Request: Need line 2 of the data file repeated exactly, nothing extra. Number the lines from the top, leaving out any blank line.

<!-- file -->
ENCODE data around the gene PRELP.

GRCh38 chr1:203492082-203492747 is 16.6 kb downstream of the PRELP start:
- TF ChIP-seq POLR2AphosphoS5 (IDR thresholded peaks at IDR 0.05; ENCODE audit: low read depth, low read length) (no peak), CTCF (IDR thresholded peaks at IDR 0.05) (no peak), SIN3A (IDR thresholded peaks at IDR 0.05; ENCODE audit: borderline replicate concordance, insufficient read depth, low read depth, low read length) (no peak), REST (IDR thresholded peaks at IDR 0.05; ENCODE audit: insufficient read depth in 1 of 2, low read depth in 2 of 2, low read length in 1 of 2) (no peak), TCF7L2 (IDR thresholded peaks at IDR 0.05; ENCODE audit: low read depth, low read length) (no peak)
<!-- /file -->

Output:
GRCh38 chr1:203492082-203492747 is 16.6 kb downstream of the PRELP start: